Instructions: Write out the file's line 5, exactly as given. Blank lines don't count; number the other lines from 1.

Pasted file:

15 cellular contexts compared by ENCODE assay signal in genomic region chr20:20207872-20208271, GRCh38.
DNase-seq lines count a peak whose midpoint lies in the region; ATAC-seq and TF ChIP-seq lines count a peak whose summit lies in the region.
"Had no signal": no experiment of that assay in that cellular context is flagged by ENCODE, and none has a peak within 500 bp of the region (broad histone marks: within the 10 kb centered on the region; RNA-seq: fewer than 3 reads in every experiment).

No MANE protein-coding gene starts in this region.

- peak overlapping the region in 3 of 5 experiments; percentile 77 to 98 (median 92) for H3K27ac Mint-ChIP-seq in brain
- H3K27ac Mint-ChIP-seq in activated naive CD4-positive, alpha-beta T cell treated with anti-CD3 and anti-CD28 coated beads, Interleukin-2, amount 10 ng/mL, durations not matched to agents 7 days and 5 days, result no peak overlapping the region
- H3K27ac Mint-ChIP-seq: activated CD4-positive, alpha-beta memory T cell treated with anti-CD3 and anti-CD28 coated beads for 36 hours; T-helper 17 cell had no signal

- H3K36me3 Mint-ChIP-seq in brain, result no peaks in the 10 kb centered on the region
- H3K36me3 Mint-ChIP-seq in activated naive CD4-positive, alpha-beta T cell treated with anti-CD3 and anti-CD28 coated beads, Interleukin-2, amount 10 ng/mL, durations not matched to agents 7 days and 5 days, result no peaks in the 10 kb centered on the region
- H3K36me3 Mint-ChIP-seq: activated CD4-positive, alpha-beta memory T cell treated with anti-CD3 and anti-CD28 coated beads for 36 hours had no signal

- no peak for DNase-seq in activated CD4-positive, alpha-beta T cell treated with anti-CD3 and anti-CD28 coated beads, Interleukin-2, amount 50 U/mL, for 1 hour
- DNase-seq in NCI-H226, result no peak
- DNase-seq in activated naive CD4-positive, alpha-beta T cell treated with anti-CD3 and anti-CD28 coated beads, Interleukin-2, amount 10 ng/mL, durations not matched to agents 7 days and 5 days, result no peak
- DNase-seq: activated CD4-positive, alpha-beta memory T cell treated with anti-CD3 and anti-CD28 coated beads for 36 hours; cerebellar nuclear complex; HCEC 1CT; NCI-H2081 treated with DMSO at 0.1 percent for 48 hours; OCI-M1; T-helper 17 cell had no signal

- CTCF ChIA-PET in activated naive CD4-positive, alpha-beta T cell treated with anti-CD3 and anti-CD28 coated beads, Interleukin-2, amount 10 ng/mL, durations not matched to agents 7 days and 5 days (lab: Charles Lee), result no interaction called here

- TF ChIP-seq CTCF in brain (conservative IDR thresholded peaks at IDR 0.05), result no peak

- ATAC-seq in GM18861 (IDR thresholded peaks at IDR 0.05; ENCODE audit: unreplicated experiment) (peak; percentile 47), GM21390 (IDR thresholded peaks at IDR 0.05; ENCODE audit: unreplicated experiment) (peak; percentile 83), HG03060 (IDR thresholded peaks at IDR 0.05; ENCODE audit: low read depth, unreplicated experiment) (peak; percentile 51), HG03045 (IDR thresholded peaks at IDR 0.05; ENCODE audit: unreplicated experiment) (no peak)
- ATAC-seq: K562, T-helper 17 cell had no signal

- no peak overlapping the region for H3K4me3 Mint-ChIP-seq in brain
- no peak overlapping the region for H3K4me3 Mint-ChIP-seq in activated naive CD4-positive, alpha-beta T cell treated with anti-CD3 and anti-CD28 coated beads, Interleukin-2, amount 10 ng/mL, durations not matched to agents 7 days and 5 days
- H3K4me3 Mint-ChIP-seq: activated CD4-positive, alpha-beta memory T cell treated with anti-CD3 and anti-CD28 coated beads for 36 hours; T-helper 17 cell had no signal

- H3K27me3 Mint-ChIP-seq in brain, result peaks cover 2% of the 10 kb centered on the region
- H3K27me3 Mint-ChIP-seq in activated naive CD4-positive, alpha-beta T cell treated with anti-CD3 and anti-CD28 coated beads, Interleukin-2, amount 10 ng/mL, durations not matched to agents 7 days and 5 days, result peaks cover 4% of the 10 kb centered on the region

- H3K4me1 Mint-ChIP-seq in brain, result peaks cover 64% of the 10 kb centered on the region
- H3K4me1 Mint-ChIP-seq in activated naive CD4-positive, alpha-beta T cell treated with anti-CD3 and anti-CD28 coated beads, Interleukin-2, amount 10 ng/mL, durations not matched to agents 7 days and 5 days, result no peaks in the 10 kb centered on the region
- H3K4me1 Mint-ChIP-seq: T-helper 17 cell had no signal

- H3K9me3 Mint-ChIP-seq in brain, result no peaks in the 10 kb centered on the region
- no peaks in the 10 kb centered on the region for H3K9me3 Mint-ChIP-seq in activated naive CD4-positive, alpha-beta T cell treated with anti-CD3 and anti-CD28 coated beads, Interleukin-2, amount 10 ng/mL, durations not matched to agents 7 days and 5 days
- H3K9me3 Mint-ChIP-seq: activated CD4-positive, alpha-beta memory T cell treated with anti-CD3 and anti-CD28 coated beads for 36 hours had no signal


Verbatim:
- peak overlapping the region in 3 of 5 experiments; percentile 77 to 98 (median 92) for H3K27ac Mint-ChIP-seq in brain